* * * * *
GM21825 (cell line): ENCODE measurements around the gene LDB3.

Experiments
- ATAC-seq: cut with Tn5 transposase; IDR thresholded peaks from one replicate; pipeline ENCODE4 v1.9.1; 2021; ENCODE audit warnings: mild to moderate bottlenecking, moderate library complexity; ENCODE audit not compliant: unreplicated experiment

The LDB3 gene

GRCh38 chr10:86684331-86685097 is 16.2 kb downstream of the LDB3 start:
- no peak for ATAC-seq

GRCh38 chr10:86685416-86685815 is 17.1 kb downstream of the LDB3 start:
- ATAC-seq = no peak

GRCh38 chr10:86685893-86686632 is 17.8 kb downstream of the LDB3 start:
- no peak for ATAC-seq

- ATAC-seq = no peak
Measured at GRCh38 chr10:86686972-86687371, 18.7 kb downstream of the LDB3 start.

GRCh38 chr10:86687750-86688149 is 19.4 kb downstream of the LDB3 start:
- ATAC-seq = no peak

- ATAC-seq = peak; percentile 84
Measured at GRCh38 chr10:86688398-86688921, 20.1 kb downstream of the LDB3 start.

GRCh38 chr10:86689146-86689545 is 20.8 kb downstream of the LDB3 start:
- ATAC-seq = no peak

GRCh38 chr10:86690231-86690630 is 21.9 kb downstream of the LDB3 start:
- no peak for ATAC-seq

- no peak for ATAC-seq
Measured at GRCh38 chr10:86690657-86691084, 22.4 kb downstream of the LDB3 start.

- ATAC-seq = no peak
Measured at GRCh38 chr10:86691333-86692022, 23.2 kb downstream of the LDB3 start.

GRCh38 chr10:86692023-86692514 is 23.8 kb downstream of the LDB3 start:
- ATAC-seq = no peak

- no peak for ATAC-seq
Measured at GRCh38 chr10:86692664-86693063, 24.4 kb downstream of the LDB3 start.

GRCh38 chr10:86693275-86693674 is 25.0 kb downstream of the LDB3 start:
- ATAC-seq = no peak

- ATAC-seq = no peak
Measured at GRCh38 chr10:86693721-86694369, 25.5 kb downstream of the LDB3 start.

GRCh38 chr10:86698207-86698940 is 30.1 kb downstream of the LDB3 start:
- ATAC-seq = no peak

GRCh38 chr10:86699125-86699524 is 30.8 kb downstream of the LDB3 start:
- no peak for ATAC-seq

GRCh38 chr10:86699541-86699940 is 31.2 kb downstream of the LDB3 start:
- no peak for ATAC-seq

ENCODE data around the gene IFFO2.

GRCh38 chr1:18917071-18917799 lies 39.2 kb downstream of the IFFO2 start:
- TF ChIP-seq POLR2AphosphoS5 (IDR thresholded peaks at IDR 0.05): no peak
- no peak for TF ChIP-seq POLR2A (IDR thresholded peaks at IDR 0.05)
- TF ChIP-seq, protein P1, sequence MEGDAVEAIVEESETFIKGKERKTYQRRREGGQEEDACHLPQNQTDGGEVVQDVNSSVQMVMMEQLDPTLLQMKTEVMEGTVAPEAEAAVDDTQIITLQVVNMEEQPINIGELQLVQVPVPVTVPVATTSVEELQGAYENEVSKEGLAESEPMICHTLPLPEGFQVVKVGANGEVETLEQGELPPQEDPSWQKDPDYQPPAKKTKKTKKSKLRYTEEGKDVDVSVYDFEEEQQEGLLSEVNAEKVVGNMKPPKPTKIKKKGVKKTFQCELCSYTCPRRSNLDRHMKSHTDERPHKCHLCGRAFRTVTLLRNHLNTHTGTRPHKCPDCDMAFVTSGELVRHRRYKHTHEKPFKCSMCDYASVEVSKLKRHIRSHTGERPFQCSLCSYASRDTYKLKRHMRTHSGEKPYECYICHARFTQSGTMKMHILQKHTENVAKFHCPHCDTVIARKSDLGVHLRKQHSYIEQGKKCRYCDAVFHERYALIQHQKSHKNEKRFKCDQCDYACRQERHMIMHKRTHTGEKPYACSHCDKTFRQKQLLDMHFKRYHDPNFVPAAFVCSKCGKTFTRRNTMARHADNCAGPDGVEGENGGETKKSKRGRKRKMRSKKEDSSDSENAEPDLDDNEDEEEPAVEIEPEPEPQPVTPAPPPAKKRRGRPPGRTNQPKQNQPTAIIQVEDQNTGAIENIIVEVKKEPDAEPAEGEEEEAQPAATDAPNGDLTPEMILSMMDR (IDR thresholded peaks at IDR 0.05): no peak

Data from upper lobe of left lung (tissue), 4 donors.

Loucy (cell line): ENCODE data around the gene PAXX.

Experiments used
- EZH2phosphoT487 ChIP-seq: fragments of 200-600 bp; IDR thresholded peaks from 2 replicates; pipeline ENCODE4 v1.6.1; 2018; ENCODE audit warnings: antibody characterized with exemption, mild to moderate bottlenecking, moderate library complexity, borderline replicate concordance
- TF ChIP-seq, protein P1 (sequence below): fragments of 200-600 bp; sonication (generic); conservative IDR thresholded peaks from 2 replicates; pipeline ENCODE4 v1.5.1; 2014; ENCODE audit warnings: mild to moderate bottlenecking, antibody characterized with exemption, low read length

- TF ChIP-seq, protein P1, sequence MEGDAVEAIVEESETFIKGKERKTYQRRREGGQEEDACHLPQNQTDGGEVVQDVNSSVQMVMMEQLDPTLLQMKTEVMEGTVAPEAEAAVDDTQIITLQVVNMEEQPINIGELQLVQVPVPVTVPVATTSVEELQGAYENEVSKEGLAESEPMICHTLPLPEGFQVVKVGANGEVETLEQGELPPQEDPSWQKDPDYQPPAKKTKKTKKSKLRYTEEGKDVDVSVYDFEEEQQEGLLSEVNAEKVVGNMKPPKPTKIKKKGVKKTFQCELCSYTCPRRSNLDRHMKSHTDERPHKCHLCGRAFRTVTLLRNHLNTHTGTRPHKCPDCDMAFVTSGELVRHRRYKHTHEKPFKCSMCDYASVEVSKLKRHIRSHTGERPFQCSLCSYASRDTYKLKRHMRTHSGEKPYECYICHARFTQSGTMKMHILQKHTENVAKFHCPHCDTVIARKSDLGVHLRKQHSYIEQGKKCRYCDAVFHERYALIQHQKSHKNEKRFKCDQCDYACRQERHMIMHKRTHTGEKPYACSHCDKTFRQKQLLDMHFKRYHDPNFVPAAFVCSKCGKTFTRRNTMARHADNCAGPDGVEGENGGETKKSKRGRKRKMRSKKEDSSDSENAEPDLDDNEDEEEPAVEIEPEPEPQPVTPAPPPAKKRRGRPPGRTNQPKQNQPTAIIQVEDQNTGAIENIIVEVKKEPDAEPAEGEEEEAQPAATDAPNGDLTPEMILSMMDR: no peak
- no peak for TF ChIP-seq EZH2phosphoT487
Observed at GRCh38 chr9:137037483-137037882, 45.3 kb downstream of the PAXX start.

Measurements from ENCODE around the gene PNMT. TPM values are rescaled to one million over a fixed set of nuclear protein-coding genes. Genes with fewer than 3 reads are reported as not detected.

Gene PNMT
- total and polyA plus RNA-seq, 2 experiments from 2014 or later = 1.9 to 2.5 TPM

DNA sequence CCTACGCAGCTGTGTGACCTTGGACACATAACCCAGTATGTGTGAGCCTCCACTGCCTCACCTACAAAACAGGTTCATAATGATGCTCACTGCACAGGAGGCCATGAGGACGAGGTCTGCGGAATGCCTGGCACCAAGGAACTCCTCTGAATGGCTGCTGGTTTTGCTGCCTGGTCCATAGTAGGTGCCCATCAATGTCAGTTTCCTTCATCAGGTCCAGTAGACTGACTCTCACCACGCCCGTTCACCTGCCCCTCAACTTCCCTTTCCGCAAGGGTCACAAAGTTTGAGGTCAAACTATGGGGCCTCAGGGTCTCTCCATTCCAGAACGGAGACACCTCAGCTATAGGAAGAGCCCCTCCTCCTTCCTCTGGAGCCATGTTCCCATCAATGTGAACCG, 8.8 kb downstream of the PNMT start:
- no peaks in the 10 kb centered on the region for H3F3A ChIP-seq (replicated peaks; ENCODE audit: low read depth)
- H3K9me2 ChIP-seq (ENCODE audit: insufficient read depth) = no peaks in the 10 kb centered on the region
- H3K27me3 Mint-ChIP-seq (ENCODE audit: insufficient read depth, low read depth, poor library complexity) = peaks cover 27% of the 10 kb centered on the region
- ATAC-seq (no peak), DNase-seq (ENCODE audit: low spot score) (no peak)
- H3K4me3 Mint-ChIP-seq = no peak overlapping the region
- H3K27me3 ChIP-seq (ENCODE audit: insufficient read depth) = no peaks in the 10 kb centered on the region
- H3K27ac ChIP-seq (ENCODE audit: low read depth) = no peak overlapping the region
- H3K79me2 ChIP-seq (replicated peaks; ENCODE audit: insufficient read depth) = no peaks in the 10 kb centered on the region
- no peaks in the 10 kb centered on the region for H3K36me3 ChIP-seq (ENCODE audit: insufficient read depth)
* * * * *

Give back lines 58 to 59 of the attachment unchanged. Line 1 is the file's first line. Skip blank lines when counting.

- H3K27me3 Mint-ChIP-seq (ENCODE audit: insufficient read depth, low read depth, poor library complexity) = peaks cover 27% of the 10 kb centered on the region
- ATAC-seq (no peak), DNase-seq (ENCODE audit: low spot score) (no peak)